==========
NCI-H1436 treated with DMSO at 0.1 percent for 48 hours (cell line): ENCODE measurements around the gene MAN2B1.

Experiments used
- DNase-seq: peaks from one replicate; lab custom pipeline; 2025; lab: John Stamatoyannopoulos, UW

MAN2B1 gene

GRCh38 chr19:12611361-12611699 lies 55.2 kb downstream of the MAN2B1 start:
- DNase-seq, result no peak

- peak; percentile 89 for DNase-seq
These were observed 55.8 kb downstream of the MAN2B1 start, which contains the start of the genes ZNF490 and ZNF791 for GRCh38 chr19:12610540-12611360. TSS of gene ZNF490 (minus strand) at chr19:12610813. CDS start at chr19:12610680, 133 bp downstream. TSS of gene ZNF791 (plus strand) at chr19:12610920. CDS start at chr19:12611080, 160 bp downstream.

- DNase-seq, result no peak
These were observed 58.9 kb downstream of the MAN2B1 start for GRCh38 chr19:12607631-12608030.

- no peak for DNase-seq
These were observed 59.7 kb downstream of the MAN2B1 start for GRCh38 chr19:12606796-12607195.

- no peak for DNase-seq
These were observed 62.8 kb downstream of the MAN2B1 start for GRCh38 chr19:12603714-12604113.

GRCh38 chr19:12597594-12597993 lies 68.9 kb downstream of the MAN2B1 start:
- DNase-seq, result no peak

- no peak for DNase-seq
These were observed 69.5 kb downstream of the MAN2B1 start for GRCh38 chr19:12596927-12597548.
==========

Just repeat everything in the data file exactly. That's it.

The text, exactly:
NCI-H1436 treated with DMSO at 0.1 percent for 48 hours (cell line): ENCODE measurements around the gene MAN2B1.

Experiments used
- DNase-seq: peaks from one replicate; lab custom pipeline; 2025; lab: John Stamatoyannopoulos, UW

MAN2B1 gene

GRCh38 chr19:12611361-12611699 lies 55.2 kb downstream of the MAN2B1 start:
- DNase-seq, result no peak

- peak; percentile 89 for DNase-seq
These were observed 55.8 kb downstream of the MAN2B1 start, which contains the start of the genes ZNF490 and ZNF791 for GRCh38 chr19:12610540-12611360. TSS of gene ZNF490 (minus strand) at chr19:12610813. CDS start at chr19:12610680, 133 bp downstream. TSS of gene ZNF791 (plus strand) at chr19:12610920. CDS start at chr19:12611080, 160 bp downstream.

- DNase-seq, result no peak
These were observed 58.9 kb downstream of the MAN2B1 start for GRCh38 chr19:12607631-12608030.

- no peak for DNase-seq
These were observed 59.7 kb downstream of the MAN2B1 start for GRCh38 chr19:12606796-12607195.

- no peak for DNase-seq
These were observed 62.8 kb downstream of the MAN2B1 start for GRCh38 chr19:12603714-12604113.

GRCh38 chr19:12597594-12597993 lies 68.9 kb downstream of the MAN2B1 start:
- DNase-seq, result no peak

- no peak for DNase-seq
These were observed 69.5 kb downstream of the MAN2B1 start for GRCh38 chr19:12596927-12597548.